Summer and American Red Snapper Season is here, and along with them are the dockside field samplers from the Alabama Department of Conservation and Natural Resources (ADCNR). But this year they got a tech upgrade with new tablets to streamline the data collection process at the dock. In an effort to make things easier for anglers Alabama Department of Conservation and Natural Resources (ADCNR) has deployed tablets for collecting data and submissions as a part of the state’s Snapper Check Program.
“This switch to tablet-based data collection from paper streamlines our process and results in the availability of more timely data,” said Kevin Anson, ADCNR, Marine Resources Division, chief marine biologist. “This also improves our quality control process, which leads to better data. Samplers will be able to more efficiently collect information from recreational anglers, which, in turn, will increase the number of interviews conducted per assignment.”
Currently, the Alabama Snapper Check program collects information about the catch and effort it took from owners and operators of state for-hire vessels, and from private recreational fishing vessels who bring either American red snapper, gray triggerfish, or greater amberjack to the dock from the Gulf. The program consists of two complementary components. Part one the electronic reporting system that anglers can provide catch and harvest information for these three species after each fishing trip. Part two is a dockside survey to gather trip info along with measurements from the landed fish, the American red snapper in this case.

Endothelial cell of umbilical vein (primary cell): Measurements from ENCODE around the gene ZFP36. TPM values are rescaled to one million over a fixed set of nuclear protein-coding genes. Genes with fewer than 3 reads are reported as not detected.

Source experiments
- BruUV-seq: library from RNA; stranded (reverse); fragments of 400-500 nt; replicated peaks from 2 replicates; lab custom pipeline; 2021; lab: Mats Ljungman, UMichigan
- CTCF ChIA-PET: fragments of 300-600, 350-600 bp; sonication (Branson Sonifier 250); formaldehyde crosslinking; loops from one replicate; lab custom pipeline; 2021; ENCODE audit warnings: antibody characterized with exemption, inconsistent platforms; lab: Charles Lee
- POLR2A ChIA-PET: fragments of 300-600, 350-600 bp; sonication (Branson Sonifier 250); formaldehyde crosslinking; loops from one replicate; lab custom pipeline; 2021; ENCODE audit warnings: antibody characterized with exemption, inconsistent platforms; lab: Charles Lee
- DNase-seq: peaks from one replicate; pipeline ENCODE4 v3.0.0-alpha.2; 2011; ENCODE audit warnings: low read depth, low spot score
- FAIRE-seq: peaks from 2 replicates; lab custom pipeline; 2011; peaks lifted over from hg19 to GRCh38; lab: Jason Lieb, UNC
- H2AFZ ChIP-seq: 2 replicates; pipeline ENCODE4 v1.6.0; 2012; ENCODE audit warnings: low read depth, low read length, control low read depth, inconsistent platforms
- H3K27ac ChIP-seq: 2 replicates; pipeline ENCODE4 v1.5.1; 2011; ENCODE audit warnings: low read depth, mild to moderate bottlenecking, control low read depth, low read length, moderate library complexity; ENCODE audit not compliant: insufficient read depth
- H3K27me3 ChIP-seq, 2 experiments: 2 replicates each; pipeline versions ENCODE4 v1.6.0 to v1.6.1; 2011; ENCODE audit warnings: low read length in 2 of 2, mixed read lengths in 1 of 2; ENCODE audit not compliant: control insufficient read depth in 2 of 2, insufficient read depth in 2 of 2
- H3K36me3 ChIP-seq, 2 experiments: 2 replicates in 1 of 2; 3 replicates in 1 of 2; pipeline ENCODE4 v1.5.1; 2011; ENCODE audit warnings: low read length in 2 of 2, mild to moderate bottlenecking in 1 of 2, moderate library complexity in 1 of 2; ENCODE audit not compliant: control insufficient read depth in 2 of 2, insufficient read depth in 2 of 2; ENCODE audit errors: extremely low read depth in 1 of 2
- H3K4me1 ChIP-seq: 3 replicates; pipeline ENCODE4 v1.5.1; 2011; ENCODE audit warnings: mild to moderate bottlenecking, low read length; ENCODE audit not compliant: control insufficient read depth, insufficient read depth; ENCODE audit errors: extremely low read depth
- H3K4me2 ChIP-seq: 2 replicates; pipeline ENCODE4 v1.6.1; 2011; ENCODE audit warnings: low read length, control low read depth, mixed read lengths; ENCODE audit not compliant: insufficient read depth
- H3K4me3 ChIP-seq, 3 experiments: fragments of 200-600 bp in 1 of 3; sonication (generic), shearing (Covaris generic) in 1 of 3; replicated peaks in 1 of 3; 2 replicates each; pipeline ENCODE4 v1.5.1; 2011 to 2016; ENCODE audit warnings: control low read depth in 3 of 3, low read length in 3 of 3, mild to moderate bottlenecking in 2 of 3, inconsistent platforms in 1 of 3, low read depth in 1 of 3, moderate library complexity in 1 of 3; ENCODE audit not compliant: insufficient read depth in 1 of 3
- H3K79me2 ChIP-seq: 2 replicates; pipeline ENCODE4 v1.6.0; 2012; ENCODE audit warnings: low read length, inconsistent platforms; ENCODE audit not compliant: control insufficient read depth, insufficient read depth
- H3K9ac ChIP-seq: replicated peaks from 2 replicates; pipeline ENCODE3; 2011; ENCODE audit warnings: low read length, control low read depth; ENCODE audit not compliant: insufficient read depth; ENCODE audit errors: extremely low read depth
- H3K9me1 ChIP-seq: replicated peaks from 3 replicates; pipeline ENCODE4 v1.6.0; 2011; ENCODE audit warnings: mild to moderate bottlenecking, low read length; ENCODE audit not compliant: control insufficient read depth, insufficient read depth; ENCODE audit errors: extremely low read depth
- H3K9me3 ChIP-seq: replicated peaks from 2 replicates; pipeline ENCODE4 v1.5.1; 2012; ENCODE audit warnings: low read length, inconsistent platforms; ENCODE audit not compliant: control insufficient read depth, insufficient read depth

NOAA Fisheries also had a big hand in this program, providing funding for the development, testing, and implementation of the tablets for the dockside interviews. Along with the help from NOAA Fisheries, there was additional support from the Gulf States Marine Fisheries Commission’s Fisheries Information Network. NOAA Fisheries encourages the use of electronic tech to improve and complement data collection for fisheries wherever applicable.
“We are committed to working with our partners to develop sound electronic reporting tools and advance the appropriate use of electronic reporting technologies to improve our program,” said Katherine Papacostas, NOAA Fisheries, Marine Recreational Information Program branch chief.
A key part of MRIP is to support its partners.
“We work closely with our state and regional partners to help them meet data collection needs within their unique recreational fisheries,” said Papacostas. “This includes access to technical resources, statistical support, and funding.”
In 2018, NOAA Fisheries certified the design for the Alabama Snapper Check. The program was proven to be statistically valid approach for monitoring the catch of American red snapper in the Gulf of Mexico with respect to the annual catch limit. Certification was the first step for the potential use of any new survey data and estimates in future federal fisheries assessment and management. The Alabama Snapper Check if just one of several surveys in the Gulf that have been developed by the Gulf States to be more involved in the management of the American Red Snapper with NOAA Fisheries.
“Sustainable fishing starts with the data,” said Gregg Bray, GulfFIN program coordinator. “We are continuously working with our partners to find ways to advance and streamline our data collection methods. The successful implementation of this project underscores the importance of our federal, regional, and state partners working together to evaluate and improve recreational fishing data.”